NBA honors past, present with 75th tribute at All-Star Game


By TOM WITHERS - AP Sports Writer



Los Angeles Lakers' LeBron James, left, and former NBA great Michale Jordan greet each other during the introduction of 75 of the leagues greatest player during halftime at the NBA All-Star basketball game, Sunday, Feb. 20, 2022, in Cleveland. (AP Photo/Ron Schwane)

Los Angeles Lakers' LeBron James, left, and former NBA great Michale Jordan greet each other during the introduction of 75 of the leagues greatest player during halftime at the NBA All-Star basketball game, Sunday, Feb. 20, 2022, in Cleveland. (AP Photo/Ron Schwane)


75 of the leagues greatest players gather on a stage during halftime at of the NBA All-Star basketball game, Sunday, Feb. 20, 2022, in Cleveland. (AP Photo/Ron Schwane)


Former NBA greats Dennis Rodman, left, and Michael Jordan greet each other during the introduction of 75 of the leagues greatest players during halftime at the NBA All-Star basketball game, Sunday, Feb. 20, 2022, in Cleveland. (AP Photo/Ron Schwane)


CLEVELAND (AP) — One by one the names of the NBA’s greatest players were called, bridging basketball’s past and present.

And as each walked onto the floor, LeBron James found himself in further disbelief.

The posters on his bedroom wall as a kid came to life.

“Allen Iverson and Jason Kidd, Gary Payton, Michael Jordan, Magic Johnson, Oscar Robertson,” James said, still trying to grasp the experience. “To see those guys today and then be on stage with those guys — it’s just crazy.”

On Sunday night, the league celebrated its diamond anniversary with a sparkling tribute to honor 75 years on the hardwood floor.

During a moving halftime tribute at Sunday’s All-Star Game, 45 members of the 75th Anniversary Team — including Michael Jordan, Magic Johnson, Kareem Abdul-Jabbar and James — stood elbow to elbow on a giant circular stage in the middle of Rocket Mortgage FieldHouse.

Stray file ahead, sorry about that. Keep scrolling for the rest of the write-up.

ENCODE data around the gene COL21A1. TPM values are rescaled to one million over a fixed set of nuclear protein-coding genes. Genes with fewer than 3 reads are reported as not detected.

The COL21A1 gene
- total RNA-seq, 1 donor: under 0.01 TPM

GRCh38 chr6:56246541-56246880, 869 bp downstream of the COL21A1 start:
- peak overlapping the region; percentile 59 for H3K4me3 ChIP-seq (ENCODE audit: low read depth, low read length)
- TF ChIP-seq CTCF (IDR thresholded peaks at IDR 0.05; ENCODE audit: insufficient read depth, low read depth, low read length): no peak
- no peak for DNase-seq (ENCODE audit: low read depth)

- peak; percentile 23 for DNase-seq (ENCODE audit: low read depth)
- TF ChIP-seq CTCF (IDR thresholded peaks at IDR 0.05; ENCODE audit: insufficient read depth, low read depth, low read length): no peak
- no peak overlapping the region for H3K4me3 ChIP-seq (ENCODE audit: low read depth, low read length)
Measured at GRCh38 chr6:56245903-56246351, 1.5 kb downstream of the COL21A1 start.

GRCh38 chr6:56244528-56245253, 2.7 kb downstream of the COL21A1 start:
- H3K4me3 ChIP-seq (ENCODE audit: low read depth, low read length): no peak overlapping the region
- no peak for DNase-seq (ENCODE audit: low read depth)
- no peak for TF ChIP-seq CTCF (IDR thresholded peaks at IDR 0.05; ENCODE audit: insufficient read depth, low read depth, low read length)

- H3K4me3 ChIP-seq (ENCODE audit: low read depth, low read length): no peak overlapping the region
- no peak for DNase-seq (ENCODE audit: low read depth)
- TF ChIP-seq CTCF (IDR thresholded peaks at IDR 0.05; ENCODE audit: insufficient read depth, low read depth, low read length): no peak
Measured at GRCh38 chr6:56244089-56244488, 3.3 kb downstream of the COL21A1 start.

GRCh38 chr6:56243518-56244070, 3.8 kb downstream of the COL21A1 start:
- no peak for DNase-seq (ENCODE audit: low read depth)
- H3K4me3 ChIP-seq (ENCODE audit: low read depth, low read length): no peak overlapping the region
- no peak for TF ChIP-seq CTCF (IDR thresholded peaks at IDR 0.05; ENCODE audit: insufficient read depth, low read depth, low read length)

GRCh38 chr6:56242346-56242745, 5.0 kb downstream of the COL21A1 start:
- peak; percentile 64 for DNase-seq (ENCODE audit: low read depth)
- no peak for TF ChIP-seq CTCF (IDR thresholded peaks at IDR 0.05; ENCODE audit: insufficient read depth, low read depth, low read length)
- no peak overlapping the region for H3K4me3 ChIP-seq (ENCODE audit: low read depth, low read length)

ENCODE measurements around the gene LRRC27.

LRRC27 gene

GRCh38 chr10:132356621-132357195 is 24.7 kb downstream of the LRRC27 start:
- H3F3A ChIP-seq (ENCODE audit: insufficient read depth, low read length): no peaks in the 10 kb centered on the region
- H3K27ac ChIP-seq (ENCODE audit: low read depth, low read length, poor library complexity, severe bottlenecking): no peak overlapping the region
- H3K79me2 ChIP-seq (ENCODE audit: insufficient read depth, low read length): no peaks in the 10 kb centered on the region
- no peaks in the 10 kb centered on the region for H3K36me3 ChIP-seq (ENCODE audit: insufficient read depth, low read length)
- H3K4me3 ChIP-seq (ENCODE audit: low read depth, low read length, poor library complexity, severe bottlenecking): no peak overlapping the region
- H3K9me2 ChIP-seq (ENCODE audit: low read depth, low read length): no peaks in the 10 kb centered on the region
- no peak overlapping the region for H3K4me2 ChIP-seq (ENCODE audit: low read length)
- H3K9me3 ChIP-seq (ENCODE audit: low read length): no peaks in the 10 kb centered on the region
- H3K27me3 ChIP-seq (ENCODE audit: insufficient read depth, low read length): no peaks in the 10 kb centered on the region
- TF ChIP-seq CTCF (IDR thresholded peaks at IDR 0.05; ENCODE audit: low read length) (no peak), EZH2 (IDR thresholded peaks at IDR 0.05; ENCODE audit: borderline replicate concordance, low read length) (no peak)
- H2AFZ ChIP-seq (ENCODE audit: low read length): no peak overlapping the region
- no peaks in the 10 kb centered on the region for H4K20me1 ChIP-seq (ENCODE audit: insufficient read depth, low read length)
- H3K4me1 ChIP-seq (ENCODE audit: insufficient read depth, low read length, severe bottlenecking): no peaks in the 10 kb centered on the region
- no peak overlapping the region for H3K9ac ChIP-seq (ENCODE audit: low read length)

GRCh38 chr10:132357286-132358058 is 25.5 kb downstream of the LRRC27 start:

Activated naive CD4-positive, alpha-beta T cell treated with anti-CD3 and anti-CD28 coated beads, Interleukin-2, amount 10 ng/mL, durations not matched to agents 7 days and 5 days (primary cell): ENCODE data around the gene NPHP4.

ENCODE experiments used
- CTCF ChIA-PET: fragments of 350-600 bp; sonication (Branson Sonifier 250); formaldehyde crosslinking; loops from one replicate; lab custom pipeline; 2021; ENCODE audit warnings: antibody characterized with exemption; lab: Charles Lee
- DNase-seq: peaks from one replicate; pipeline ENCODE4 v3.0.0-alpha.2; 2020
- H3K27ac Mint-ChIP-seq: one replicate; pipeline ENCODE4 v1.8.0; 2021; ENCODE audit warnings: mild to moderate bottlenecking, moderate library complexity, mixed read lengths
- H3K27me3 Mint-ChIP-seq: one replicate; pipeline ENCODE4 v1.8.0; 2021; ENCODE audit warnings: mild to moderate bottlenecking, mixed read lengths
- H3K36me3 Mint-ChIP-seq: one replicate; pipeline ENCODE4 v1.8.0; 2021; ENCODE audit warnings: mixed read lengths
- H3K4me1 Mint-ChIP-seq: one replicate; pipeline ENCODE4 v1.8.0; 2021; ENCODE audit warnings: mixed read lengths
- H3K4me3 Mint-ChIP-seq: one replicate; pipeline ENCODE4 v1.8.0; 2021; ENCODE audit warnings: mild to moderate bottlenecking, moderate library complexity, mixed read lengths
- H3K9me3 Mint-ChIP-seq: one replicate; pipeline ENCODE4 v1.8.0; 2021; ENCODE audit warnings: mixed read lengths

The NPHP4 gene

This was a chance for the game’s greatest to take a bow and be saluted for cutting the path for today’s players.

For James, who made a fadeaway jumper — the kind Jordan made famous — to send Team LeBron to a 163-160 win over Team Durant, the chance to be around players he idolized, was overwhelming.

“Every time they would announce another name, I didn’t even get an opportunity to like rejoice in the player that they had named,” he said. “It was, like, Gary Payton. I was, like, wow.! Then J Kidd showed up, and then A.I. (Allen Iverson) showed up, and then it was D. Wade, C.P. (Chris Paul), and Steph (Curry). I was just tripped out.”

James wasn’t the only one.

Each wearing blue blazers with a 75th logo on their chests, the best of the NBA’s best were introduced to huge ovations, with the loudest cheers going to Jordan, the last player to walk onto the raised podium at center court.

The forwards were brought out first with Charles Barkley leading the way. Giannis Antetokounmpo, one of six current All-Stars on the 75th team, changed out of his Team LeBron uniform for the on-court tribute.

During the TV broadcast, Barkley said being amongst the NBA’s elite hit him harder than he expected. Antetokounmpo, one of the two Europeans on the squad, also was awed by being part of the ceremony.

“When you start playing basketball when you are young, you never imagine to be next to all these all-time greats,” said Milwaukee’s star. “Your name being called, going out there to shake their hands and just stand next to them, interact with them, it was amazing.

“I kind of teared up on stage because I’m not supposed to be here, man. Being among those guys is — man, it’s crazy.”

Julius “Dr. J” Erving bowed to the sellout crowd, and the always entertaining Dennis Rodman strutted down the wine-colored carpet wearing a basketball cap and hooded sweatshirt under his jacket.

James was the last of the forward group to be welcomed, and the former Cleveland star spun in a circle to return the love coming from every corner of the arena. This was his homecoming weekend, and it coinciding with the 75th anniversary made it even more special.